"Image Credit: Carol Rossetti
When Brazilian graphic designer Carol Rossetti began posting colorful illustrations of women and their stories to Facebook, she had no idea how popular they would become.
Thousands of shares throughout the world later, the appeal of Rosetti’s work is clear. Much like the street art phenomenon Stop Telling Women To Smile, Rossetti’s empowering images are the kind you want to post on every street corner, as both a reminder and affirmation of women’s bodily autonomy.
"It has always bothered me, the world’s attempts to control women’s bodies, behavior and identities," Rossetti told Mic via email. "It’s a kind of oppression so deeply entangled in our culture that most people don’t even see it’s there, and how cruel it can be."
Rossetti’s illustrations touch upon an impressive range of intersectional topics, including LGBTQ identity, body image, ageism, racism, sexism and ableism. Some characters are based on the experiences of friends or her own life, while others draw inspiration from the stories many women have shared across the Internet.
"I see those situations I portray every day," she wrote. "I lived some of them myself."
Despite quickly garnering thousands of enthusiastic comments and shares on Facebook, the project started as something personal — so personal, in fact, that Rossetti is still figuring out what to call it. For now, the images reside in albums simply titled “WOMEN in english!" or "Mujeres en español!" which is fitting: Rossetti’s illustrations encompass a vast set of experiences that together create a powerful picture of both women’s identity and oppression.
One of the most interesting aspects of the project is the way it has struck such a global chord. Rossetti originally wrote the text of the illustrations in Portuguese, and then worked with an Australian woman to translate them to English. A group of Israeli feminists also took it upon themselves to create versions of the illustrations in Hebrew. Now, more people have reached out to Rossetti through Facebook and offered to translate her work into even more languages. Next on the docket? Spanish, Russian, German and Lithuanian.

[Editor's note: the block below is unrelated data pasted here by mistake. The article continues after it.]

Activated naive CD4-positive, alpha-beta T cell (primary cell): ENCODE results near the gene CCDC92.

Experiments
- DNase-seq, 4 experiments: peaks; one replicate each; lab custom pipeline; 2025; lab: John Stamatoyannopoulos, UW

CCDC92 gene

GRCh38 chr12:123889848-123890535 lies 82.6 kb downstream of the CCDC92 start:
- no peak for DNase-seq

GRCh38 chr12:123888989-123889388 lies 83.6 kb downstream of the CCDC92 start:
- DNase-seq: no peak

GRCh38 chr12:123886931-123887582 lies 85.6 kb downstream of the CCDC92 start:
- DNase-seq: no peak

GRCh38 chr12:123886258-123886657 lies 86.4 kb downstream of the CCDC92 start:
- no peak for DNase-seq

It’s an inspiring show of global solidarity, but the message of Rossetti’s art is clear in any language. Above all, her images celebrate being true to oneself, respecting others and questioning what society tells us is acceptable or beautiful.
"I can’t change the world by myself," Rossetti said. "But I’d love to know that my work made people review their privileges and be more open to understanding and respecting one another."”
From the site: All images courtesy Carol Rossetti and used with permission. You can find more illustrations, as well as more languages, on her Facebook page.
Oooh. I reblogged a partial version of this recently but I didn’t know how many more there were! I LOVE these!
OK SO THERE ARE TONS MORE OF THESE OF THE ARTISTS FB PAGE. GUYS THESE ARE AWESOME.
LETS APPLAUD CAROL ROSSETTI EVERYONE
do you ever pretend like you didn’t see something so the other person doesn’t feel embarrassed
I have finally hit my breaking point. For as long as I can remember I have endured my mother’s abuse, whether it is verbal, emotional, or as seen here physical. I can expect some act of violence on a daily basis, and her beating me is not an usual occurrence, but today something snapped. My mother did this unprovoked, and this time she didn’t stop. Usually it’s bad for a little while and then she’s done, today it went on for what seemed like forever. At a certain point I decided I was going to do something I never do, call the police. You see, my mother is a highly respected and very well known person where I live. She is on the board of ed, worked for CPS for many years, and is close personal friends with people like the local chief of police, director of our local CPS unit, and so on. I always knew that calling wouldn’t go anywhere and just upset her more, but today I had to try. While she was kicking me I found my opportunity, and somehow managed to get away from someone more than twice my size. I ran as fast as I could, knocking things over behind my, trying to find a phone. I dialed and they listened and my mother proceeding to beat me over it, while I screamed for help. For the second time today, I managed to get away from her and ran to my room. I barely had enough time to lock my door, before she starting trying to get it, to the point that she ripped my door off the frame. I decided I was going to stay locked in there, until the police came. The past few months I have been collecting evidence against her, voice recordings, pictures like these, and videos of her violence, so they couldn’t dispute what was going on. But I was dead wrong.
When the officer finally came up to my room, I attempted to tell him my side of the story, but before I could get a sentence out he silenced me. HE told me that this was my mothers house, and I needed to live by her rules. If I didn’t she had the right to punish me. He also told me to be tankful for her, because he wanted to press assault charges against me. finally, he refused, despite my begging, for him to take me to a shelter for teens.
I am utterly disgusted by the injustice that occurred today. I pray there is no one else out there who is living in such a situation. I am not sure exactly what I am getting out of writing this, except maybe that it’s just nice to be able to open up about this, when I have had to keep it a secret my whole life. idk. sorry for posting such heavy shit.
Signal boost the fuck out of this
Tina talks about Jonathan Papelbon making an obscene gesture to fans
if i don’t talk to myself who will